Maritime Security on agenda as USCG Commandant visits IMO
The two covered a wide range of topics, although much of their meeting was taken up with talks on the work the Organization has done, is doing and will continue to do in the enhancement of maritime security.
Mr Mitropoulos took the opportunity to stress that IMO's efforts in this regard take fully into account the need to ensure the continuation of an efficient, uninterrupted and competitive maritime transport infrastructure, and the need to recognize, respect and uphold the traditional rights of seafarers and the rights and personal liberties of the individuals. He also re-affirmed the need to ensure that the achievements of the Organization make a meaningful contribution to the security agenda of United Nations and to the global efforts to eliminate terrorism.
The Secretary-General and Admiral Collins discussed the current implementation status of the maritime security measures adopted by the Organization in response to the increasing threat of terrorism worldwide and in particular the 9/11 atrocities in the United States. He said that figures for ships subject to the ISPS Code1 the information available indicates a high degree of compliance and almost no disturbance of the world trade while, for ports, information suggests that almost 94% of the Contracting Governments to the SOLAS Convention2 have approved security plans for 97% of the declared port facilities, which in total number in excess of 9,600 worldwide.
In the context of maritime security, the two also discussed the United States' proposals on long-range tracking of ships, the importance of access to shore leave for seafarers, and IMO's technical co-operation activities to enhance maritime security.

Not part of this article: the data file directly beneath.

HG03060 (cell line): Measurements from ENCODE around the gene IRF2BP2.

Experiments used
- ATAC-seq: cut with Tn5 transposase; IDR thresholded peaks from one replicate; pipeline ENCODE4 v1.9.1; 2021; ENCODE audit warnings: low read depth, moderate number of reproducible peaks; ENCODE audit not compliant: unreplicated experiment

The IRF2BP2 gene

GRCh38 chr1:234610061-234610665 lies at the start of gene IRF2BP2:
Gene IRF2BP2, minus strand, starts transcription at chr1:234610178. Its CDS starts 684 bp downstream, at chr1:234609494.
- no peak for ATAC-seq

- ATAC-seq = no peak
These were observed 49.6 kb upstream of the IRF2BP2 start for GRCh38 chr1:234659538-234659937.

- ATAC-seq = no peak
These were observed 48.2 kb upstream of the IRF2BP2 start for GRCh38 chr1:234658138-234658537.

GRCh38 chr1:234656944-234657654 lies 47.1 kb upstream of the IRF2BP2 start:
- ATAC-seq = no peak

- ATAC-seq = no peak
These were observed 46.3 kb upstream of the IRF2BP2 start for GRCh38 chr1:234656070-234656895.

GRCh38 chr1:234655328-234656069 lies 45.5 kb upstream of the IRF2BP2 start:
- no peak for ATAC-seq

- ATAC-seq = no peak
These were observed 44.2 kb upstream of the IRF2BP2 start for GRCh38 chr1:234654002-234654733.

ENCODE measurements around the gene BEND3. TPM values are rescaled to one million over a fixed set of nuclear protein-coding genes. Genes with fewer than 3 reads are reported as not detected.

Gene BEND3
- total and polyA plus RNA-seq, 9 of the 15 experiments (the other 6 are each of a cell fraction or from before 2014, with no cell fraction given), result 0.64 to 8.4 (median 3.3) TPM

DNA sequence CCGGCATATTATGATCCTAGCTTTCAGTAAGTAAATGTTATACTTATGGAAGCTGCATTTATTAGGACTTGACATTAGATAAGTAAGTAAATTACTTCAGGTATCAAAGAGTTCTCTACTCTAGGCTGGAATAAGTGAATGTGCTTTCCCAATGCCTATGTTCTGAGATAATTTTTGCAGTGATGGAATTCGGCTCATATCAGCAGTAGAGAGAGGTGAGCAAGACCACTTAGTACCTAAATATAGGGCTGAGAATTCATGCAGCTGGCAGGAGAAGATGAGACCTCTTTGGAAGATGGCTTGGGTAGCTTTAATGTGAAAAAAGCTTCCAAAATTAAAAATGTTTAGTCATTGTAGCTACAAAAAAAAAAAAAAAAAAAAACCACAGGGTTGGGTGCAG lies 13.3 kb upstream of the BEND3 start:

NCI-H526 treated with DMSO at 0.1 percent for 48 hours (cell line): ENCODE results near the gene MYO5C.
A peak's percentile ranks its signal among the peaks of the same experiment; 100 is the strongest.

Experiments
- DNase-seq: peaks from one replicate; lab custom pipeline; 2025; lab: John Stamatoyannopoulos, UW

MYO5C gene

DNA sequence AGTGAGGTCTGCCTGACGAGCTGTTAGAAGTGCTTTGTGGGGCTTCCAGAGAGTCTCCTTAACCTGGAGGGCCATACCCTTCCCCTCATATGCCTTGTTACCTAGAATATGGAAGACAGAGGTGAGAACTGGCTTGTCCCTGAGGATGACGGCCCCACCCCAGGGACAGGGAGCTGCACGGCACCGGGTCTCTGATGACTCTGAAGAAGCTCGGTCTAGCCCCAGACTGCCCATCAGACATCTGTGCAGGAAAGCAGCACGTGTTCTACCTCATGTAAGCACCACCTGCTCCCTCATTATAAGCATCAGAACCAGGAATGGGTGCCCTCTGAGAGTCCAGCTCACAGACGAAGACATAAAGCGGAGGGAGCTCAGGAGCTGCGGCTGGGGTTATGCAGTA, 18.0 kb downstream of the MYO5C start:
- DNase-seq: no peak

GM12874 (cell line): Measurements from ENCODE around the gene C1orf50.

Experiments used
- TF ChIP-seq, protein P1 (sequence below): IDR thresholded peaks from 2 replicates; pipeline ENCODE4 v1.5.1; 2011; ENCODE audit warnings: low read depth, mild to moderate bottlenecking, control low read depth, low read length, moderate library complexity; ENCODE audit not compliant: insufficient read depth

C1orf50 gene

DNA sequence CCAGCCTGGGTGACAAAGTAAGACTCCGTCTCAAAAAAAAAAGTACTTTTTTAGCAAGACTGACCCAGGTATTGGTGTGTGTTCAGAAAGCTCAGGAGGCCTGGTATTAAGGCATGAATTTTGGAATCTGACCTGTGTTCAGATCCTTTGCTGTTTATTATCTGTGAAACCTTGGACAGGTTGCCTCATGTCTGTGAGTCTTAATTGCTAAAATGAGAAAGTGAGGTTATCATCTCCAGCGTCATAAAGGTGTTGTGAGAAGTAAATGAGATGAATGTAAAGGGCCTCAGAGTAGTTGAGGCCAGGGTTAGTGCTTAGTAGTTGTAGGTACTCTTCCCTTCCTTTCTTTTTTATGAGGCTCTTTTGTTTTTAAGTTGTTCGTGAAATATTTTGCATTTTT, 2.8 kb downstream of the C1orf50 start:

and Admiral Collins agreed on the vital importance of ensuring and maintaining
the security of strategic sea lanes, such as the Straits of Malacca, and the
Secretary-General re-affirmed IMO's commitment to this key objective. Last year,
the IMO Council gave the go-ahead for the Organization to convene a high-level
conference to consider ways and means of enhancing safety, security and environmental
protection in the Straits of Malacca and Singapore. The event is due to take
place in Jakarta, Indonesia, later this year. The Secretary-General also confirmed
IMO's plans to hold a similar high-level, sub-regional seminar in Aden, Yemen,
on maritime security and prevention of piracy and armed robbery against ships.
The Secretary-General thanked Admiral Collins for the valuable contribution that the United States continued to make to the work of the Organization, and stressed once again the crucial importance of a universally-accepted regulatory framework for such an international industry as shipping. Admiral Collins expressed his appreciation to the Secretary-General for his continued efforts to enhance safety, security and environmental protection, and for his strategic management of the Organization during his first year as Secretary-General.
17 February 2005
IMO - the International
Maritime Organization - is the United Nations specialized agency with responsibility
for the safety and security of shipping and the prevention of marine pollution